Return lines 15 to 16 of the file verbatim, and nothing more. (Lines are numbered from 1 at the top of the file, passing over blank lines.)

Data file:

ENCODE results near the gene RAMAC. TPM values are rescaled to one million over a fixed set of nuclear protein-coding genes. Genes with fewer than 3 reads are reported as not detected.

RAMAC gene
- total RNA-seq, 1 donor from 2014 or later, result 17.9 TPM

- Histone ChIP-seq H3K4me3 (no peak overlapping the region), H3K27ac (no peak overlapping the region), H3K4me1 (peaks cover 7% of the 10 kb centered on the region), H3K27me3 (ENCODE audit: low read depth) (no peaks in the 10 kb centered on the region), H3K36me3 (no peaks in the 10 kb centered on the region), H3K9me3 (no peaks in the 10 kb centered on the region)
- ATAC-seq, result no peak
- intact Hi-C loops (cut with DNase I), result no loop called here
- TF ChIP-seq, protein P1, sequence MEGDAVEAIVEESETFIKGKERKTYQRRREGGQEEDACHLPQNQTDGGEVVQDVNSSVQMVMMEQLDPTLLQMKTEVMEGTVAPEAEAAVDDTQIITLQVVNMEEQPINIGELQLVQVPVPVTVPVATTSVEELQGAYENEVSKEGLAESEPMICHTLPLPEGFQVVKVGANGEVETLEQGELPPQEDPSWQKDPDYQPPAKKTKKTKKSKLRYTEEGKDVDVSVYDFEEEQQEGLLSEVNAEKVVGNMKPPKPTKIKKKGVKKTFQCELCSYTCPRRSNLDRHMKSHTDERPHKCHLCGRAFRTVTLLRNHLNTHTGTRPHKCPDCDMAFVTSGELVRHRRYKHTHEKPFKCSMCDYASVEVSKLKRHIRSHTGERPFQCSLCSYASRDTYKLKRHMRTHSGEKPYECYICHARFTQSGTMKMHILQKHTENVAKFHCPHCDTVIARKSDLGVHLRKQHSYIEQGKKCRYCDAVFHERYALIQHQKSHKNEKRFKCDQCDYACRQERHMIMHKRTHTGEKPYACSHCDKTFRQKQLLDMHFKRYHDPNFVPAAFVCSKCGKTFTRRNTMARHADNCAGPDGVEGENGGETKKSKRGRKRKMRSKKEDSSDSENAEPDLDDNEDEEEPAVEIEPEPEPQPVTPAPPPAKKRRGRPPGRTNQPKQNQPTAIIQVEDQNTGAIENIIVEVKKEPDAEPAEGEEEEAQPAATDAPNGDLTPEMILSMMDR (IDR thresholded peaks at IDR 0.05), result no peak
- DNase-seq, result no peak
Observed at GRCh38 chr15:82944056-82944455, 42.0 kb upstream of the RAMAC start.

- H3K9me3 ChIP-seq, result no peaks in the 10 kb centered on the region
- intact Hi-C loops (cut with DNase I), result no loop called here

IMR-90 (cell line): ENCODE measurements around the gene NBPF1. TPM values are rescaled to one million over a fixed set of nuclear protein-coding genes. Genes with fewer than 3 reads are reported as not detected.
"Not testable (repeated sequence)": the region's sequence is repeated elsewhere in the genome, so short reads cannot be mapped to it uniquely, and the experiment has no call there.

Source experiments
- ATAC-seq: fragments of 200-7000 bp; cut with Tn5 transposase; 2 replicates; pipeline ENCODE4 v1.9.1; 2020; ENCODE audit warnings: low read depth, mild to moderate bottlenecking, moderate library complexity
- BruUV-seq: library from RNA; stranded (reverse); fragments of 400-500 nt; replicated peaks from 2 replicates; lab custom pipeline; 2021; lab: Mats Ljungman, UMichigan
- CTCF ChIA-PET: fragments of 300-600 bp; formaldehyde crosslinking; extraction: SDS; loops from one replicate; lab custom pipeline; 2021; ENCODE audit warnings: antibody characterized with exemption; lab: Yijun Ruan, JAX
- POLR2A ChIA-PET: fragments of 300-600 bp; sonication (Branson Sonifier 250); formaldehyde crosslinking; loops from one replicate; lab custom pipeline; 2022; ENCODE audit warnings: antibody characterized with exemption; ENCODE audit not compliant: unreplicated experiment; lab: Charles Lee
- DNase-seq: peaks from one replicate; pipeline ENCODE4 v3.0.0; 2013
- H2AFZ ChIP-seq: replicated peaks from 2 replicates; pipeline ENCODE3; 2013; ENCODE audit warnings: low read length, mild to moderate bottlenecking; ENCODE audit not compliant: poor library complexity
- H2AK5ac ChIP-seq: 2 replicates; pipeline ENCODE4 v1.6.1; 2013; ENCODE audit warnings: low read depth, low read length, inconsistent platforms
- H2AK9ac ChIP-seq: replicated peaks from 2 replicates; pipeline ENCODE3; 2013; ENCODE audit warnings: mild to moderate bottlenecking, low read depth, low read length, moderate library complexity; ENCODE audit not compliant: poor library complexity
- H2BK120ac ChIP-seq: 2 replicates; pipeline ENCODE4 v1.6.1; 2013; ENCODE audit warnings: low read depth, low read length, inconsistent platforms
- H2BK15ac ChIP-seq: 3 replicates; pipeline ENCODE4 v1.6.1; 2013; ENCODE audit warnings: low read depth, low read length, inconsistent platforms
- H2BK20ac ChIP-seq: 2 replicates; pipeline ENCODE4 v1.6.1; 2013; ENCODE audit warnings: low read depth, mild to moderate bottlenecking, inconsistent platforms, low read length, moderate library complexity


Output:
- ATAC-seq: fragments of 200-7000 bp; cut with Tn5 transposase; 2 replicates; pipeline ENCODE4 v1.9.1; 2020; ENCODE audit warnings: low read depth, mild to moderate bottlenecking, moderate library complexity
- BruUV-seq: library from RNA; stranded (reverse); fragments of 400-500 nt; replicated peaks from 2 replicates; lab custom pipeline; 2021; lab: Mats Ljungman, UMichigan